The 25th anniversary of anything is a big deal, but it’s even bigger when it’s a company connected to a shared mission and vision. Thrilled and excited, I reached out to my connection at Lee & Low who in turn put me in touch with exec, Jason Low. Jason generously agreed to share his thoughts on the 25th Anniversary of Baseball Saved Us, some points of pride with his company and also his thoughts on the advancement of diversity in children’s literature. Enjoy!
Becky: Walk me briefly through Lee & Low’s timeline and what year you came on board.
JL: I joined the company in 1997. I was employee #6. By then, Lee & Low Books had established itself as a promising small publisher of quality multicultural books. At the time, one of Lee & Low’s biggest challenges was finding diverse authors and illustrators and developing stories. Many of the limitations we faced back then mainly had to do with size, or lack thereof. Everyone wore many hats. As a result, we struggled to cover the basics like keeping publication dates and sending out review copies on time. The early years were an exciting time too! The lack of resources forced us to prioritize and innovate. Working with a modest budget required us to come up with creative solutions and guerrilla marketing techniques. There is no better way to learn how to run a business than to work for a startup.
Becky: This month is the 25th anniversary of Lee & Low’s release of their very first book, Baseball Saved Us. What does this milestone mean to you personally? To the company?
JL: Baseball Saved Us will always symbolize for us how it all began. The book broke new ground by making the incarceration of Japanese Americans during World War II personnel. It is an underdog story set in an era of overt racism, seen through the clear-eyed innocence of a child, with America’s favorite pastime acting as a backdrop. Baseball Saved Us set the bar for us editorially, and as the years advanced, our instincts developed further, telling us what other stories still needed to be told. Our focus on ethnicity eventually widened to include other marginalized groups like LGBT and people with disabilities. “About everyone ~ For everyone” became our motto. As the business matures, we remember everything, from the highs to the lean years we had to endure. These memories give us an appreciation for where we are today. The early years taught us how to get by with less, but now that we have the means to do more for our books, it is an exciting time.
Becky: Was there any specific reason this book was chosen to be Lee & Low’s first offering?
JL: New publishers are typically focused on finding great manuscripts and publishing them as soon as possible. The chicken-and-egg model would apply here—no books = no sales. This hand-to-mouth kind of publishing persisted for a number of years. In the beginning, there was no master plan. Baseball Saved Us was one of three books ready for release in our debut year.
Becky: Do you have something special in mind to celebrate/recognize this milestone?
JL: We are working on a 25th Anniversary edition of Baseball Saved Us to commemorate this milestone. It will be released in Fall 2018.
Becky: Lee & Low has such an amazing reputation for producing impactful and quality books for readers. This is a tall order, but can you pinpoint 3-5 books that Lee & Low has published that you feel really made an impact on readers?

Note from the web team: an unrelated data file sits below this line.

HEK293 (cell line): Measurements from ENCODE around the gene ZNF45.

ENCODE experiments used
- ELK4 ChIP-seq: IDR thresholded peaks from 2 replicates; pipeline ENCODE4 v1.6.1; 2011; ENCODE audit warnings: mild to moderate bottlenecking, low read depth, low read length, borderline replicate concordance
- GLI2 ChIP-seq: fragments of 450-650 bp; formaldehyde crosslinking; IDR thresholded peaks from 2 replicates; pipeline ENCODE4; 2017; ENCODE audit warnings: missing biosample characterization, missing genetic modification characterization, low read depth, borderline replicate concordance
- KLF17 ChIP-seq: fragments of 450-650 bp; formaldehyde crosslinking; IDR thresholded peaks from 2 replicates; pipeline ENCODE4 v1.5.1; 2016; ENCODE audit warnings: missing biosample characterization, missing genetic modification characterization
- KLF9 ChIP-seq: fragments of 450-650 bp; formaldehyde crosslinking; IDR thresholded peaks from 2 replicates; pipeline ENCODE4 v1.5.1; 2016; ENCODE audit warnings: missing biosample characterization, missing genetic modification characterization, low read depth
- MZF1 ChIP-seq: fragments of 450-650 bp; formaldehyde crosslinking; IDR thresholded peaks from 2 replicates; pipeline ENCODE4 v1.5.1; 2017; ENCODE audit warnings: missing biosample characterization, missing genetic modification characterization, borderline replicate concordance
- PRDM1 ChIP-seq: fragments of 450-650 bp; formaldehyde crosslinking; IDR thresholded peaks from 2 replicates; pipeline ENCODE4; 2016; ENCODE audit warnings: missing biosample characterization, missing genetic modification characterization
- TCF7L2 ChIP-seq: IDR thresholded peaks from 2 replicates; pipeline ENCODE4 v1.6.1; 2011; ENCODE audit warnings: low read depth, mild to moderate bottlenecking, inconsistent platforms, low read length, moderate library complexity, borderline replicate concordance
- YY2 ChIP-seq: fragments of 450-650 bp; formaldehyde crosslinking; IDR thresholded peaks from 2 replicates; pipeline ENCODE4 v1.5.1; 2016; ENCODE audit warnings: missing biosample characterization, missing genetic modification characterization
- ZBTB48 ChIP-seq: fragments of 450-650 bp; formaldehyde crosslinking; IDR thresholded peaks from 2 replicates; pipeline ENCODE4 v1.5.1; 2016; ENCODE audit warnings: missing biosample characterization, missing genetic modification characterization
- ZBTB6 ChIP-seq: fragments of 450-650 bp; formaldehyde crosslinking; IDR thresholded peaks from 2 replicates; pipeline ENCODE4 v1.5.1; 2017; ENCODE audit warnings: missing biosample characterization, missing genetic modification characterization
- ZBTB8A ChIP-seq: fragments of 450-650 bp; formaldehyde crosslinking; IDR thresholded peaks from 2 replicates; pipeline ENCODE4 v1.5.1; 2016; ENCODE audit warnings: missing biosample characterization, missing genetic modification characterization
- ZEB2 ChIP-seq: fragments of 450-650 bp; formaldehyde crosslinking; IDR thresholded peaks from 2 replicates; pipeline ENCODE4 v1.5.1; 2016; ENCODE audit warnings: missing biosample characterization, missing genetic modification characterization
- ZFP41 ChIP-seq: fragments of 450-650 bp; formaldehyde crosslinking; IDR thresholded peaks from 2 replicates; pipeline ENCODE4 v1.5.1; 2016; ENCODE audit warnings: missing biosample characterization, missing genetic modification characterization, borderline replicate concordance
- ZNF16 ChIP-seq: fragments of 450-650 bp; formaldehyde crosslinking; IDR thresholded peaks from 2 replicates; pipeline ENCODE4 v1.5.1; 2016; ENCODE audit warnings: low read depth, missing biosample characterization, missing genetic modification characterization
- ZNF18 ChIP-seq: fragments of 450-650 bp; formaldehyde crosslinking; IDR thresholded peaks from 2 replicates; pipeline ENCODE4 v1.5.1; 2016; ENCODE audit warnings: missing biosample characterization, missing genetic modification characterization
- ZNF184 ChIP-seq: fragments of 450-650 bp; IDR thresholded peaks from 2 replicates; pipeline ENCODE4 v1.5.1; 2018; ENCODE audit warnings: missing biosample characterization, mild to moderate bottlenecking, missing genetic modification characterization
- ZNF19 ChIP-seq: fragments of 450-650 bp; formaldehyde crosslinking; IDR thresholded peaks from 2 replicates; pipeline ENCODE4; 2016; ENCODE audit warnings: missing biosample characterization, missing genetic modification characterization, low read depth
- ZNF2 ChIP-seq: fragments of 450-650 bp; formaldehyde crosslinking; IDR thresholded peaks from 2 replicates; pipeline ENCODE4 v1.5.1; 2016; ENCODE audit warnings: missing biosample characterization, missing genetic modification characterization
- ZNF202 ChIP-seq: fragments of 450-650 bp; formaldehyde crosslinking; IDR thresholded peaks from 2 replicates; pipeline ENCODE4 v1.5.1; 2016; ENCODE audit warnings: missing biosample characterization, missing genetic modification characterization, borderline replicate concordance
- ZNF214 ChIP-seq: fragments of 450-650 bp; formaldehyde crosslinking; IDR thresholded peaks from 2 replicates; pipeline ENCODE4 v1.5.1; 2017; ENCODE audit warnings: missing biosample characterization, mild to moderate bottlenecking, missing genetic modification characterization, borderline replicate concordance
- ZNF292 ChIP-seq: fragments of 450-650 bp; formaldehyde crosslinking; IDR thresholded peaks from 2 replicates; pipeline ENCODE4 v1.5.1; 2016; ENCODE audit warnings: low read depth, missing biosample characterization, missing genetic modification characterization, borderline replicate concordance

JL: Aside from Baseball Saved Us? I’d go with:
By G. Neri
Illustrated by Randy DuBurke
By Monica Brown
Illustrated by Sara Palacios
By Jen Johnson
Illustrated by Sonia Sadler
By Guadalupe Garcia McCall
By Tony Medina
Illustrated by Stacey Robinson, John Jennings
*Note: I Am Alfonso Jones is a new graphic novel, so it remains to be seen what long-term impact this book will have on readers. However, the book has already been included on lists like the New York Public Library’s Best Books for Teens and the Top Ten Great Graphic Novels for Teens from the American Library Association (ALA), so we believe it is destined to go far.
Becky: Back in 2015, Lee & Low did a study on the Diversity Gap that showed that, despite census data that shows 37% of the US population consists of people of color, only 10% of children’s books published have diversity content. Do you feel these stats have shifted over the last 3 years?
JL: Yes and no. See our reactions and thoughts here: http://blog.leeandlow.com/2017/03/30/the-diversity-gap-in-childrens-book-publishing-2017/
Becky: If you could let readers know ONE THING about Lee & Low, what would that one thing be?
JL: If you are searching for authentic, quality, diverse books with plenty of heart, Lee & Low Books is the publisher for you. Pass it on.
Jason Low is the publisher and a co-owner of LEE & LOW BOOKS, the largest multicultural children’s book publisher in the United States. Jason has spoken at national conferences like American Library Association and Texas Library Association. He has presented at universities such as Princeton, Pratt, and NYU about the importance of inclusion in children’s books. In addition to publishing award-winning books, the company initiated a series of Diversity Gap Studies, which revealed a lack of representation across industries like film, television, and theater. Lee & Low also spearheaded the first Diversity Baseline Survey to measure diversity in publishing staff, the results of which have become an often referred to benchmark by academics and major media alike. In 2016, the Eric Carle Museum selected Lee & Low as the recipient of its Angel Award for the company’s dedication to artists and authors who offer children both mirrors and windows to the world.
The last On My Desk of 2017!
But don’t worry…there’s no shortage of awesome books to share!
This series got started because, with my role as Project Manager, I get to enjoy the avalanche of amazing multicultural books for kids that are donated to our project. My office currently looks like a small bookstore and I love every second of it.
Being appreciative over every book that crosses my desk, I wanted to find a fun way to share those books with the loyal folks who show up here to read every week and support this non-profit. In that moment, On My Desk | New Diverse Kids’ Books to Consider was born! It’s my way of sharing some amazing titles that don’t always get the attention they deserve. [Read more…]
A few months ago I shared that, because of my role as Project Manager, I get the honor of seeing and reading a TON of amazing multicultural books for kids that are donated to our project. And as a result, I wanted to find a fun way to share those books with the loyal folks who show up here to read every week and support this non-profit.
I am so proud of how well this series has taken off and even more pleased at the enthusiastic reactions of the authors and the readers every time I offer up a new “load” of Diverse Picture Books that the Mailman Book Fairy brought me. This week is no different 🙂